- Griffin PM, Tauxe RV: The epidemiology of infections caused by Escherichia coli O157:H7, other enterohemorrhagic E. coli, and the associated hemolytic uremic syndrome. Epidemiol Rev. 1991, 13: 60-98.PubMedGoogle Scholar
- Mead PS, Slutsker L, Dietz V, McCaig LF, Bresee JS, Shapiro C, Griffin PM, Tauxe RV: Food-related illness and death in the United States. Emerg Infect Dis. 1999, 5: 607-625.PubMedPubMed CentralView ArticleGoogle Scholar
- Whittam TS, Wolfe ML, Wachsmuth IK, Orskov F, Orskov I, Wilson RA: Clonal relationships among Escherichia coli strains that cause hemorrhagic colitis and infantile diarrhea. Infect Immun. 1993, 61: 1619-1629.PubMedPubMed CentralGoogle Scholar
- Hayashi T, Makino K, Ohnishi M, Kurokawa K, Ishii K, Yokoyama K, Han CG, Ohtsubo E, Nakayama K, Murata T, Tanaka M, Tobe T, Iida T, Takami H, Honda T, Sasakawa C, Ogasawara N, Yasunaga T, Kuhara S, Shiba T, Hattori M, Shinagawa H: Complete genome sequence of enterohemorrhagic Escherichia coli O157:H7 and genomic comparison with a laboratory strain K-12. DNA Res. 2001, 8: 11-22. 10.1093/dnares/8.1.11.PubMedView ArticleGoogle Scholar
- Perna NT, Plunkett G, Burland V, Mau B, Glasner JD, Rose DJ, Mayhew GF, Evans PS, Gregor J, Kirkpatrick HA, Pósfai G, Hackett J, Klink S, Boutin A, Shao Y, Miller L, Grotbeck EJ, Davis NW, Lim A, Dimalanta ET, Potamousis KD, Apodaca J, Anantharaman TS, Lin J, Yen G, Schwartz DC, Welch RA, Blattner FR: Genome sequence of enterohaemorrhagic Escherichia coli O157:H7. Nature. 2001, 409: 529-533. 10.1038/35054089.PubMedView ArticleGoogle Scholar
- Feng P, Lampel KA, Karch H, Whittam TS: Genotypic and phenotypic changes in the emergence of Escherichia coli O157:H7. J Infect Dis. 1998, 177: 1750-1753. 10.1086/517438.PubMedView ArticleGoogle Scholar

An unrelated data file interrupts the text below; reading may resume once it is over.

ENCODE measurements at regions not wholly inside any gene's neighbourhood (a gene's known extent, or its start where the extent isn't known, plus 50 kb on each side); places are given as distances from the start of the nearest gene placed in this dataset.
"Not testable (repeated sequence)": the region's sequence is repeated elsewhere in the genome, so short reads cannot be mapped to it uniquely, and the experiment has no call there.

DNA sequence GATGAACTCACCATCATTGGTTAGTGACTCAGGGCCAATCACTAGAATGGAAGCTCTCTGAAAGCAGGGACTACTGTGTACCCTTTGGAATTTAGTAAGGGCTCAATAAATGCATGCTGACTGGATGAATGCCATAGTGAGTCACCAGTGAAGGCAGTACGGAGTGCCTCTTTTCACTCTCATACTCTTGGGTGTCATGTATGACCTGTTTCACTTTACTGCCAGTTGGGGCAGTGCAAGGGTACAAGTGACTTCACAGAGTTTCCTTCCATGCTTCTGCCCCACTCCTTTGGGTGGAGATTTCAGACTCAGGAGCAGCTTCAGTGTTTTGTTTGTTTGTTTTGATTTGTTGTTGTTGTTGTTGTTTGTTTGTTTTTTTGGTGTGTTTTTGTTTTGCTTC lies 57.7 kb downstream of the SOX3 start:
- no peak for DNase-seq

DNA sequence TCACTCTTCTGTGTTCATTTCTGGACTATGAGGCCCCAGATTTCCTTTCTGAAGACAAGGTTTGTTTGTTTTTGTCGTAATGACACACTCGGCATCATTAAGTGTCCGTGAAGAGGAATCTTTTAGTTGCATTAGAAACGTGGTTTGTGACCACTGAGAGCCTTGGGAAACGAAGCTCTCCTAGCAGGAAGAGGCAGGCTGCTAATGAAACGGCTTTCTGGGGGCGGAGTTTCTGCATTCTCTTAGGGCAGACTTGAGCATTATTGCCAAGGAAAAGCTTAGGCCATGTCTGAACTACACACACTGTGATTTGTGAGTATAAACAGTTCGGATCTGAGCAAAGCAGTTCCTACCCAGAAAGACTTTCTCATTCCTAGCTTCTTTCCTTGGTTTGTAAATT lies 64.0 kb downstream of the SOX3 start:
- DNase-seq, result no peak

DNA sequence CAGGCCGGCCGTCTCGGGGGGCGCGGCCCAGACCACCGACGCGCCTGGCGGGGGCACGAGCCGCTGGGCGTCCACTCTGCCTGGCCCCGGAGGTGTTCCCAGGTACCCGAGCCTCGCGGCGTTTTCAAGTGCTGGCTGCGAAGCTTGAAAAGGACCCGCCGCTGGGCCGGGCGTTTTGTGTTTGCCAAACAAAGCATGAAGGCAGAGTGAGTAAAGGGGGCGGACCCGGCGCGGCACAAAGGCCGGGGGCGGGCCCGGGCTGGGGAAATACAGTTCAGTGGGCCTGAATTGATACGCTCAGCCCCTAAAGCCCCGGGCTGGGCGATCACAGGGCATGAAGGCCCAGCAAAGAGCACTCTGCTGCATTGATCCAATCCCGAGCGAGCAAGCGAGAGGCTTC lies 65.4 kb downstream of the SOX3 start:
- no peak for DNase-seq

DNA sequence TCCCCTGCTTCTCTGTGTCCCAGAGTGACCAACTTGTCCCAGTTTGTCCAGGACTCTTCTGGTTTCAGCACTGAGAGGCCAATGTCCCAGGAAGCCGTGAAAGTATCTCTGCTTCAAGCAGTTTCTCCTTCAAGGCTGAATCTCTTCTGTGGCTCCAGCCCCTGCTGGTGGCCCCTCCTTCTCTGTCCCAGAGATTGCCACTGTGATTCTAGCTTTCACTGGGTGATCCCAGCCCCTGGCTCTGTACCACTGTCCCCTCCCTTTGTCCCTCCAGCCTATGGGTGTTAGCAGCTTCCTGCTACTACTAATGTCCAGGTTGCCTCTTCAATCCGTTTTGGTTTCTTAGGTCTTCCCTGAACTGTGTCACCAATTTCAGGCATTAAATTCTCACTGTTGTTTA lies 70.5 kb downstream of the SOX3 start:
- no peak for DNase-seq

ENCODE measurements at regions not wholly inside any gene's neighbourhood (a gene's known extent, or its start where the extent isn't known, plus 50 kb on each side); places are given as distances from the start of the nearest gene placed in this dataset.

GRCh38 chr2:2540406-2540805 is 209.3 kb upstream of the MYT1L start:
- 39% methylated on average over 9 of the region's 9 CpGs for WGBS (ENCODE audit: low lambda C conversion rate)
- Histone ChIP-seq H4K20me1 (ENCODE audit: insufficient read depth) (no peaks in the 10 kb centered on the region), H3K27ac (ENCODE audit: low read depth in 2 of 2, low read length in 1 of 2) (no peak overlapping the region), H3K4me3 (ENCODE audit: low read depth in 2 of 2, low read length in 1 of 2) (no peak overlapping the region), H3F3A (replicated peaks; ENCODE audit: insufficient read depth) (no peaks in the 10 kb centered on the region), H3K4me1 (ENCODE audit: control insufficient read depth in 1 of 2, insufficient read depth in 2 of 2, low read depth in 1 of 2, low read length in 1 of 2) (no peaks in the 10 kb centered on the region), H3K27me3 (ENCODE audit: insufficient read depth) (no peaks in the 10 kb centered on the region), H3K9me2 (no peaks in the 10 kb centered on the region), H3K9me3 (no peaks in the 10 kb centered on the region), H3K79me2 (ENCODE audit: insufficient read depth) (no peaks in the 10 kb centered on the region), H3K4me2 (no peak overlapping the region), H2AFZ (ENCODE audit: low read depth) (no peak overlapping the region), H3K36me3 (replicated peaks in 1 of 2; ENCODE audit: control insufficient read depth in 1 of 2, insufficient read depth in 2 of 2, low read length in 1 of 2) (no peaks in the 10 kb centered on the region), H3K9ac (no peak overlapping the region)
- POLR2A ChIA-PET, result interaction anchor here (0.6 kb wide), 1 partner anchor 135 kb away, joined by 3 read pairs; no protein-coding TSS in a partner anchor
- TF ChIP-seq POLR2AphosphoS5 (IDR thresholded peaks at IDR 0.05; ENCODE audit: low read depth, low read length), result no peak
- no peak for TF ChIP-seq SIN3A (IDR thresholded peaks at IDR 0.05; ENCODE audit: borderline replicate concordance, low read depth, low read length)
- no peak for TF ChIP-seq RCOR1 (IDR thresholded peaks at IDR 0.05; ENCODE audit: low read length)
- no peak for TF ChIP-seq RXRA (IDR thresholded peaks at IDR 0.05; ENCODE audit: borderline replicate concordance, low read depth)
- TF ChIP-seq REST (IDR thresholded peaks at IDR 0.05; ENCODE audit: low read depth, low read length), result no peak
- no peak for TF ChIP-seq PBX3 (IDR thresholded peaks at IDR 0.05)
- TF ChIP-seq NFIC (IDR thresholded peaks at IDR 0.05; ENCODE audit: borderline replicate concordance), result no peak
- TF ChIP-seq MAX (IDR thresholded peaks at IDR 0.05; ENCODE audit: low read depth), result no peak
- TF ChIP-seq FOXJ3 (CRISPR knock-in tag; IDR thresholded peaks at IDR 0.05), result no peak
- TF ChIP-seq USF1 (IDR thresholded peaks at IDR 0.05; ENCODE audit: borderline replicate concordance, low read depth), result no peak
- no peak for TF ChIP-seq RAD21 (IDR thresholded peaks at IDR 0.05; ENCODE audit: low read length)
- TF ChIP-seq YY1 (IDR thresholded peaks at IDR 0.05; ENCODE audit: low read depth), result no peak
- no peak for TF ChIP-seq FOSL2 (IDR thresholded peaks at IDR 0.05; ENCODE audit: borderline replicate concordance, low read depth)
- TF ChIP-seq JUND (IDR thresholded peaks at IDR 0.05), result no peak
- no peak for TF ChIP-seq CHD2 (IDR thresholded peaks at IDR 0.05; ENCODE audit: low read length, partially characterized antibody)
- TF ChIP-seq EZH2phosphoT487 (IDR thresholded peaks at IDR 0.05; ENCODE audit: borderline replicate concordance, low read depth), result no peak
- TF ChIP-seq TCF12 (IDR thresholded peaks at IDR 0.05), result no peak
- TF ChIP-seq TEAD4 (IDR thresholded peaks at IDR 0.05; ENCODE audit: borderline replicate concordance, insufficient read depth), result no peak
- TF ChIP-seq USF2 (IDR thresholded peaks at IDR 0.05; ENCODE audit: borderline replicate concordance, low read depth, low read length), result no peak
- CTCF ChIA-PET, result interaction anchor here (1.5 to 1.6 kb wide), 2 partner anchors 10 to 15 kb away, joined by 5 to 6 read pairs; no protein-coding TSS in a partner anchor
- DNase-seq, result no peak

- Feng PCH, Monday SR, Lacher DW, Allison L, Siitonen A, Keys C, Eklund M, Nagano H, Karch H, Keen J, Whittam TS: Genetic diversity among clonal lineages within Escherichia coli O157:H7 stepwise evolutionary model. Emerg Infect Dis. 2007, 13: 1701-1706.PubMedPubMed CentralView ArticleGoogle Scholar
- Manning SD, Motiwala AS, Springman AC, Qi W, Lacher DW, Ouellette LM, Mladonicky JM, Somsel P, Rudrik JT, Dietrich SE, Zhang W, Swaminathan B, Alland D, Whittam TS: Variation in virulence among clades of Escherichia coli O157:H7 associated with disease outbreaks. Proc Natl Acad Sci USA. 2008, 105: 4868-4873. 10.1073/pnas.0710834105.PubMedPubMed CentralView ArticleGoogle Scholar
- Afset JE, Anderssen E, Bruant G, Harel J, Wieler LH, Bergh K: Phylogenetic backgrounds and virulence profiles of atypical enteropathogenic Escherichia coli strains from a case-control study using multilocus sequence typing and DNA microarray analysis. J Clin Microbiol. 2008, 46: 2280-2290. 10.1128/JCM.01752-07.PubMedPubMed CentralView ArticleGoogle Scholar